I have the latest version of Premiere Pro cc and in my current project "render in to out" doesn't seem to do anything. In my last project it worked fine. Anything with a yellow or red line above it in my last project would render and then I could edit.
The current behavior is that when I hit "render in to out" nothing happens. Nothing. No dialog box . . . nothing. When there is a red line above the clip, I can select the clip and then click "render selection" and it will render that clip and then a green line will appear above it. However, if there is a yellow line above a clip, it will not render even if I select the clip and then click on "render selection."
This is not the same behavior as in my last project which I just finished last night! Same machine. Same version of Adobe Premiere. Different clips though . . . these are from my DSLR instead of my phone. Some are from my phone, but I did not run them through Handbrake like I did on my last project.
When you have yellow bars, are you having any playback issues? Asking because probably 65% of my sequence 'areas' will have yellow bars, but I don't have any playback issues there. Frequently don't with small sections with red bars even, at full size. Longer sections of red, yea, those can be an issue for me.
It's a little choppy - not terrible, as I'm using 1080p clips as opposed to 4k clips in my last project. But I'm just trying to understand the mechanics of Premiere Pro as it doesn't seem to behave consistently. Thanks for the feedback and maybe I'll just ignore it. Perhaps Premiere can tell when it's bad enough to actually need rendering. New computer on the horizon should fix most of these issues!
https://t.co/pZMXzgxUYY (Link to new system.)
Set resolution to 1/2.
will try setting resolution to 1/2 and will also try setting in / out marks. Didn't do that for my last project though . . .
Ann's comment to set resolution to half works well much of the time.
The bars, btw, are 'warning' bars, not problem indicators. Nowhere near as "precise" as everyone coming into PrPro expects.
Yellow ... well, there might be an issue maybe ... though probably not. (So ... if it's that low a probability, why the warning bar? Dunno ... )
Red ... there's probably going to be issues at some point with either stutter or dropped-frames in longer clips. To ... Oh. My. Gosh. Playing three frames a second is NOT cool ...
So I ignore yellows always. Red ... if I "know" there's a major effect there, I'll check it out. At times, knowing there's nothing there different from other clips, I'll just ignore unless a problem pops up.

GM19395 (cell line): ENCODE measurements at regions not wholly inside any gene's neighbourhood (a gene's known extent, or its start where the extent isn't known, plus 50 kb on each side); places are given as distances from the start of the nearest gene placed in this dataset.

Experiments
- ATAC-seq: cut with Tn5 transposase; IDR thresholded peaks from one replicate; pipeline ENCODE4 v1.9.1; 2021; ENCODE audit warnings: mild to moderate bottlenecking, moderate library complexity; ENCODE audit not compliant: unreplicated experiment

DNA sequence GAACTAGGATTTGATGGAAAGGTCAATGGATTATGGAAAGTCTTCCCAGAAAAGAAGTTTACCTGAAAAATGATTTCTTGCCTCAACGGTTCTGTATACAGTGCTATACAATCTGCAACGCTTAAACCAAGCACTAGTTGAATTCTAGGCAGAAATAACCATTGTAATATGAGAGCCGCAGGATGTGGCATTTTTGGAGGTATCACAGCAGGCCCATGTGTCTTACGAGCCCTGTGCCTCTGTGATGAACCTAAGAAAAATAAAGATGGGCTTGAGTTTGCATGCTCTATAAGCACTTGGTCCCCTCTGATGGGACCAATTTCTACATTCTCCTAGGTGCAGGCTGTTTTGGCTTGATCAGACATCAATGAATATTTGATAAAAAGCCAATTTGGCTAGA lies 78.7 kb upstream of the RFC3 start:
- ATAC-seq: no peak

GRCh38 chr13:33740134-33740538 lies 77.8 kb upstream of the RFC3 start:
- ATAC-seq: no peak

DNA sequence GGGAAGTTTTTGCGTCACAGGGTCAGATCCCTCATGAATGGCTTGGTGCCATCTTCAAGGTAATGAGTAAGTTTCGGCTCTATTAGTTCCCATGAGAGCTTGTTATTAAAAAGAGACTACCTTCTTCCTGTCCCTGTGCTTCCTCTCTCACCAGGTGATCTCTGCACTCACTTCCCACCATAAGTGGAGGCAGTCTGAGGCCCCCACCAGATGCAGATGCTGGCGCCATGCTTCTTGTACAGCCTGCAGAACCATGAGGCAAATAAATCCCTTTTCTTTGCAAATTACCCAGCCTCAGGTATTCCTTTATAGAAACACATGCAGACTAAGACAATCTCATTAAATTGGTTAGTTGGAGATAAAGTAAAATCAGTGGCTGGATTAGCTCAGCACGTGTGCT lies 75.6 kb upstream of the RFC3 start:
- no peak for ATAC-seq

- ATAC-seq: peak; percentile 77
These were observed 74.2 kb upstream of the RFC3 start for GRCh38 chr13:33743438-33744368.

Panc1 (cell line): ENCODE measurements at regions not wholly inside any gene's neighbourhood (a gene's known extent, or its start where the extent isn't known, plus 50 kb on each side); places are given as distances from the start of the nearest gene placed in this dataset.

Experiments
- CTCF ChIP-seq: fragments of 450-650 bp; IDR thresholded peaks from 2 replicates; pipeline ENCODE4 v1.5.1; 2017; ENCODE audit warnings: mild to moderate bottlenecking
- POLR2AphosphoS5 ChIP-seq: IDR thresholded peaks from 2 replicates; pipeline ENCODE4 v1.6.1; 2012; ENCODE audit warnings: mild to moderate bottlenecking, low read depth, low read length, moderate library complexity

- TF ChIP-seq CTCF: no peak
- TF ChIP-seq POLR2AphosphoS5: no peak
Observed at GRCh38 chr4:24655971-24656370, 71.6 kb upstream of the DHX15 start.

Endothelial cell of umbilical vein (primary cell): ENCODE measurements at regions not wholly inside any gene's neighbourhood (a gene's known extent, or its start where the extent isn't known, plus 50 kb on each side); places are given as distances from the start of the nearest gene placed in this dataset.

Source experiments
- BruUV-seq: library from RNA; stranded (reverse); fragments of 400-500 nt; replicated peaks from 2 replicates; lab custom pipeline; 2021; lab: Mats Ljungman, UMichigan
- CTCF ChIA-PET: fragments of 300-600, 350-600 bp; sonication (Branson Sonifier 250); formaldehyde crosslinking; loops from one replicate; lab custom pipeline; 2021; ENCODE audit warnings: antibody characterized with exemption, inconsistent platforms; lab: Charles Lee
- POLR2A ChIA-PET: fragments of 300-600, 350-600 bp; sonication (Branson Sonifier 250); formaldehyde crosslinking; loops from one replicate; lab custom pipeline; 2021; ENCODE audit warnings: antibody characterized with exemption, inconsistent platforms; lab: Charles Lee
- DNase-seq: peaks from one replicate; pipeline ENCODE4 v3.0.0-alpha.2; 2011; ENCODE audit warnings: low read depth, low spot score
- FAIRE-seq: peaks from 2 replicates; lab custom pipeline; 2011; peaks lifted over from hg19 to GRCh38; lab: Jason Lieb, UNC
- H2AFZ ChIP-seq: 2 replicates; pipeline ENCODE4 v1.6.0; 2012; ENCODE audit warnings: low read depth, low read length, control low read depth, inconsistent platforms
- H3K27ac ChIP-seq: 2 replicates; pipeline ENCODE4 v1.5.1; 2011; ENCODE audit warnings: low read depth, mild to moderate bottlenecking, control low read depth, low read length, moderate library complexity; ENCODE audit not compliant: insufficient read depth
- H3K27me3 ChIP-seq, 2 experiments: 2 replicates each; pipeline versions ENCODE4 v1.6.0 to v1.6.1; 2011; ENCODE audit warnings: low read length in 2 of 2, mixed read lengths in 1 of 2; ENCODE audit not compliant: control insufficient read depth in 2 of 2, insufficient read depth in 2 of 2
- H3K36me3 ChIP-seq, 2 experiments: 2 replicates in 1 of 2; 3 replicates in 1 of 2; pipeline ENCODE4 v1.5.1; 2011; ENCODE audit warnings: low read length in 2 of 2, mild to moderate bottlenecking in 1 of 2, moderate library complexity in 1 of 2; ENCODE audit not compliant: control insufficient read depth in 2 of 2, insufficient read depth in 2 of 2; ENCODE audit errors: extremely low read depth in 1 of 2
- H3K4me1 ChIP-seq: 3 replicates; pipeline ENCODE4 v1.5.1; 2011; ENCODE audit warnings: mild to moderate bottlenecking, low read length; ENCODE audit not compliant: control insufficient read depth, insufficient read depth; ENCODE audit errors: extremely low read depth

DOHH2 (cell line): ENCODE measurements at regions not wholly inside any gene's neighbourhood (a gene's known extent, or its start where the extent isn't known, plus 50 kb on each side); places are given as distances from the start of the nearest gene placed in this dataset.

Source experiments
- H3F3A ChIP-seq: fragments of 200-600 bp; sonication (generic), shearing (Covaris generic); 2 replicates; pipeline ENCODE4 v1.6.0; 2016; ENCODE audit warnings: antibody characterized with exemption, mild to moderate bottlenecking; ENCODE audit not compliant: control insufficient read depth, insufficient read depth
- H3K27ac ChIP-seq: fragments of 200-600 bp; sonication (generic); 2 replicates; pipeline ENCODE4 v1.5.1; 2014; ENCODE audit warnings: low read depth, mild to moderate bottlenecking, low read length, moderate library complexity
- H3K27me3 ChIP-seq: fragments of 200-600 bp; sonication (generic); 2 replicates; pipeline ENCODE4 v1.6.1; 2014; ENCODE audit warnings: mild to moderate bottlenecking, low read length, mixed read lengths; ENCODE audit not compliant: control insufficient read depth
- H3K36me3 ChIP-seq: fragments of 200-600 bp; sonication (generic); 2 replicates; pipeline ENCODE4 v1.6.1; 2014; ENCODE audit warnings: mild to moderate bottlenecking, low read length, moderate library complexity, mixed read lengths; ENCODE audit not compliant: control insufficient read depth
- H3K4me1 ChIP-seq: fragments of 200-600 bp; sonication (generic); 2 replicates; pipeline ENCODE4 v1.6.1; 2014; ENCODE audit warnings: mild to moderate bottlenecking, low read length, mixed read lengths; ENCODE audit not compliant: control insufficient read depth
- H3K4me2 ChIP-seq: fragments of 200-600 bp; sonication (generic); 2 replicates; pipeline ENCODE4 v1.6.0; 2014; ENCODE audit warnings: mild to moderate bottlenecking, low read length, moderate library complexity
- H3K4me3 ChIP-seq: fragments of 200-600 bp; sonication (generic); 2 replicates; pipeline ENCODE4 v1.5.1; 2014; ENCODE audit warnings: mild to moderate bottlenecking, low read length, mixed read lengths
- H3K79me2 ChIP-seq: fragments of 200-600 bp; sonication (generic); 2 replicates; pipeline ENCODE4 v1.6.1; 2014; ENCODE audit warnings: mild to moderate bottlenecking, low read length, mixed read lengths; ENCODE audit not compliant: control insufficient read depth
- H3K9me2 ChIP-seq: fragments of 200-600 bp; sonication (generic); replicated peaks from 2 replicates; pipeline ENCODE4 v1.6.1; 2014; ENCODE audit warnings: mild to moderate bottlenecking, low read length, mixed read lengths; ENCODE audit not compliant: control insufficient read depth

Just checking - you do have in and out marks set for the area you want to render, correct? If the in and out points are set to an area of the timeline where rendering is not required, then nothing will happen when you elect "Render In to Out".
oh, so dumb i was!!
thanks brother it worked
i had mistakenly added in and out marks outside my video's timeline😅
i thought i needed to again edit my video!
@slceric, I'm happy you found a solution!
Would you mark Meg The Dog's answer as the correct answer so that the question is marked SOLVED.
This will help others with the same problem (like my co-worker, ) find this solution when they're in the same situation. I think it also rewards her in the community for providing a correct answer.
Thanks, and happy editing!
I am still having poor playback, even where Adobe says I don't need to render. Yet if I export and FORCE the render, that new clip is PERFECT and I can insert it into my timeline to replace the problem section. So, Adobe should realize that sometimes, as the editors, we want to render out a segment that has errors because we SEE the errors, we just don't perform an algorythm and say "no rendering required". Sometimes I have clients that want to view the entire timeline and I don't want them to see all the stutters and skipping that comes with playback of segments that DON'T NEED RENDERING. We were able to "pre-render" segments in previous versions, this should be allowed again, so what if it takes up ram, I've got 128GB of ram.
You're mis-interpreting what the lines mean. As they can't 'guarantee' how X will play back, that system has to make an informed guess.
So what the color of the bar means is pretty simple:
From looking at your image, I see why there's probably playback issues there, and the yellow is warning you about that potentiality. Sometimes the yellow on my rigs plays back sweet, sometimes it doesn't.
That's what the yellow bar is about.